In-vitro Comparison of Antimicrobial Efficacy of Various Wound Dressing Materials
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Many new antimicrobial dressings have been used for the treatment of or protection against wound infection since the early 1980s. There are many different wound dressings such as silver, povidone iodine, and chlorhexidine impregnated materials on the market today. Various manufacturers assert that their dressings are the most effective and therefore should be preferentially employed. However, it is difficult to find a study that clearly identifies the most effective antimicrobial wound dressing. Methods. Eight different commercially available wound dressing materials were compared in terms of their antimicrobial effectiveness on 18 different microorganisms via disk diffusion test (Kirby-Bauer Method) on Mueller-Hinton (MH) agar. Among the 16 bacterial and 2 yeast species grown on MH agar plates, Contreet was the most effective antimicrobial dressing tested (P < 0.001). Results. A statistical difference was not found concerning efficacy against gram-positive and -negative bacteria among any of the materials except for Aquacel Ag and Inadine, the activity of which were found to be higher on gram-positive bacteria compared to gram-negative bacteria (P = 0.029, P = 0.030). In-vitro data suggest that Contreet is the most effective for topical treatment of contaminated wounds. Conclusion. Further methods of assessment, including the use of infected animal models and clinical studies, will be necessary to better understand the antimicrobial efficacy of these dressings.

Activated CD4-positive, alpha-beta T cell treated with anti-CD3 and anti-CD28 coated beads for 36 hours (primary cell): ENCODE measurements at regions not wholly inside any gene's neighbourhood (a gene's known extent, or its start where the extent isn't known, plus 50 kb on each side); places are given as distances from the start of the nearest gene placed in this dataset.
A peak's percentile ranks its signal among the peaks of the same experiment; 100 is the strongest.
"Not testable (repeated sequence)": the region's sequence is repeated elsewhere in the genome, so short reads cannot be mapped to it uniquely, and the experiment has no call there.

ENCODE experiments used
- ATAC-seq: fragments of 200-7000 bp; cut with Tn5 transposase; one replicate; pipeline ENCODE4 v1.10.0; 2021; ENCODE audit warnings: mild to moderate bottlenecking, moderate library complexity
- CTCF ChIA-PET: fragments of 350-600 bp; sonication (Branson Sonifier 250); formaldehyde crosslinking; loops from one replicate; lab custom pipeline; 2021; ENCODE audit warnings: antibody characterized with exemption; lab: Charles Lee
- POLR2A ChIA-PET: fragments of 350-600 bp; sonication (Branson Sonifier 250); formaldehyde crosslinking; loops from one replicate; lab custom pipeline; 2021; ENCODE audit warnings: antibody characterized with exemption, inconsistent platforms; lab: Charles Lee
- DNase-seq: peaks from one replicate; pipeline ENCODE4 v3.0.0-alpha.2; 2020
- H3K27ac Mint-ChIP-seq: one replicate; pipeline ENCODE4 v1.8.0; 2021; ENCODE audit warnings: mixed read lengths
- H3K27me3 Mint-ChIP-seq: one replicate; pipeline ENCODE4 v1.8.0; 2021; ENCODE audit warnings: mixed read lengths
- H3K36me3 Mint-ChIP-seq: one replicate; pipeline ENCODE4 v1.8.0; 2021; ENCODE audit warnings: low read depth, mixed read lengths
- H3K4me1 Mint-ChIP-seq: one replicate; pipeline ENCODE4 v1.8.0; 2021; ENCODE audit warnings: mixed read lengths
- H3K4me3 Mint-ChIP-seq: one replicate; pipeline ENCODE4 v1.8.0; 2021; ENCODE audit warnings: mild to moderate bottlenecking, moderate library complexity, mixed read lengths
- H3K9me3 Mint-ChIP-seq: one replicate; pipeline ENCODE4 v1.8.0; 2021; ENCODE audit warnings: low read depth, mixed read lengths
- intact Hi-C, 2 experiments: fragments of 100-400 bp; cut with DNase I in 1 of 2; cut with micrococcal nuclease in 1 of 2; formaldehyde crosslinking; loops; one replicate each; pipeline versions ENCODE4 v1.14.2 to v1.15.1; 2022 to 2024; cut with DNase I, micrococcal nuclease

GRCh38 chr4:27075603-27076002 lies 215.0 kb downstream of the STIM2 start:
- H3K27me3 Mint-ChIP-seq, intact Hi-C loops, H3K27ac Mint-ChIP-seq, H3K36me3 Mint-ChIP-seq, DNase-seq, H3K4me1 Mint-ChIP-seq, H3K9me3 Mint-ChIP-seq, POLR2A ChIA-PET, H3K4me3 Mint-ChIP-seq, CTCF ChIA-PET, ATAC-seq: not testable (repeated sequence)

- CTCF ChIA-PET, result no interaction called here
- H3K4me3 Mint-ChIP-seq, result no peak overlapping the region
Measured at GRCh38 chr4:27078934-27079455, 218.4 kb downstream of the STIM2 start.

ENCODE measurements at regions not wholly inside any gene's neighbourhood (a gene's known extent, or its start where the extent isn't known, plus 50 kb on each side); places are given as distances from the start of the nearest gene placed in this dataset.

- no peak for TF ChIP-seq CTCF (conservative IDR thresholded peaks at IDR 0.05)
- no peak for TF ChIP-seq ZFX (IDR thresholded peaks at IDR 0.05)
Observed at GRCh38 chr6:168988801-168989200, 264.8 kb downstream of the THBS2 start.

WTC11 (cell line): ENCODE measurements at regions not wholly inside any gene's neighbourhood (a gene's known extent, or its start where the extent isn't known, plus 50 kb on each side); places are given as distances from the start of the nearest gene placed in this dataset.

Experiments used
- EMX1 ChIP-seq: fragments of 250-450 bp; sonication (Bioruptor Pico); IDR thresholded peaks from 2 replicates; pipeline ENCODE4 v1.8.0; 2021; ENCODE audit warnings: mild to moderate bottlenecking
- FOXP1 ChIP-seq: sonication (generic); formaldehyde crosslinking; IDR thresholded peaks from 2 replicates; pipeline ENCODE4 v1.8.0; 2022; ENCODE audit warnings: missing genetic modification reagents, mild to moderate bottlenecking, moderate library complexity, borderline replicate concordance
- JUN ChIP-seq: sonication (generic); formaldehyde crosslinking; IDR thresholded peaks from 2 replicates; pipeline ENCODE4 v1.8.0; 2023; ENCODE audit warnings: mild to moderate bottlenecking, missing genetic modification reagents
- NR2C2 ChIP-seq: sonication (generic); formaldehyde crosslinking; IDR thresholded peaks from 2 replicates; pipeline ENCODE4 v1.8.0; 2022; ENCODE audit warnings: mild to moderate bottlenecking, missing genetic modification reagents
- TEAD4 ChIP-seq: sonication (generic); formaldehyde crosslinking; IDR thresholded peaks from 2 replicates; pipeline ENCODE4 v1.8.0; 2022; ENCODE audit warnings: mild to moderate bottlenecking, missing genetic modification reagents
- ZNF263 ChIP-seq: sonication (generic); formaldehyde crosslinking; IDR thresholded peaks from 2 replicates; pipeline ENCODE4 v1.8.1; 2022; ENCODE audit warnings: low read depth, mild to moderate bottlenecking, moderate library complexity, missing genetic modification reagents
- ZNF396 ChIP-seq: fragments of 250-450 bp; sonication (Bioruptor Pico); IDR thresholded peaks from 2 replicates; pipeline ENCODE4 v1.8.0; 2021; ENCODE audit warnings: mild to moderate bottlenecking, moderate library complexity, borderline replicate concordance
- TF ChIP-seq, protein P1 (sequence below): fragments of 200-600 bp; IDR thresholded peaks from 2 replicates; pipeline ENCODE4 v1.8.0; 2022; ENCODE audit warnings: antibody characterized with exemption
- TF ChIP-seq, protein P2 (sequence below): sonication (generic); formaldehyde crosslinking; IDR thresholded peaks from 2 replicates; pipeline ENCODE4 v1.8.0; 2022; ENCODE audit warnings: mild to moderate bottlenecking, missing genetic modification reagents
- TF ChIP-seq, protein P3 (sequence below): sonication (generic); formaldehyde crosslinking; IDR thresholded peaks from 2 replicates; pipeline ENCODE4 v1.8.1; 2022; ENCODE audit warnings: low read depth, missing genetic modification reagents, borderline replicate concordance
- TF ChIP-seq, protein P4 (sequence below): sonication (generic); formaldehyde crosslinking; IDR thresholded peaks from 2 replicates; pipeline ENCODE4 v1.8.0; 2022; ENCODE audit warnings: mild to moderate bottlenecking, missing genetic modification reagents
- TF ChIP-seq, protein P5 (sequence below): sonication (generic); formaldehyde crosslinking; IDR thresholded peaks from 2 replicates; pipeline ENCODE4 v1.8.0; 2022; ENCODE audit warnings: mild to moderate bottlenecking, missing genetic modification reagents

Exposed subcutaneous tissue provides a favorable medium for microorganisms to contaminate and colonize. The conditions become optimal for microbial growth if the involved tissue is devitalized and/or the host immunity is compromised. This situation presents a considerable problem for both the patient and caregiver. Oral and systemic antibiotics are often used to control infection. While systemic antibiotheraphy is mandatory for advanced skin infections, from a basic wound management perspective, the three methods of eliminating a local wound infection are debridement, wound cleansing, and topical antimicrobial application.1,2 Many different topical antimicrobial agents are available such as silver, povidone iodine, chlorhexidine, and honey.
Silver has been used as an antimicrobial for thousands of years either as liquid, cream, or more recently, silver-coated wound dressings. Its antimicrobial activity is attributed to its ability to block the transmembranous energy metabolism in bacteria.3 Chlorhexidine is a persistent antimicrobial agent that is active against a wide range of gram-positive and gram-negative bacteria. It has been widely used for surgical hand and skin antisepsis. Povidone iodine is another commonly used antimicrobial agent, which has been demonstrated to be effective in killing a broad range of the microorganisms typically associated with wound infection.4 The antimicrobial properties of honey in relation to wound management date back to ancient times. Recently, studies have been published regarding the antimicrobial activity of honey against methicillin-resistant Staphylococcus aureus (MRSA) and Psuedomonas aeruginosa.5,6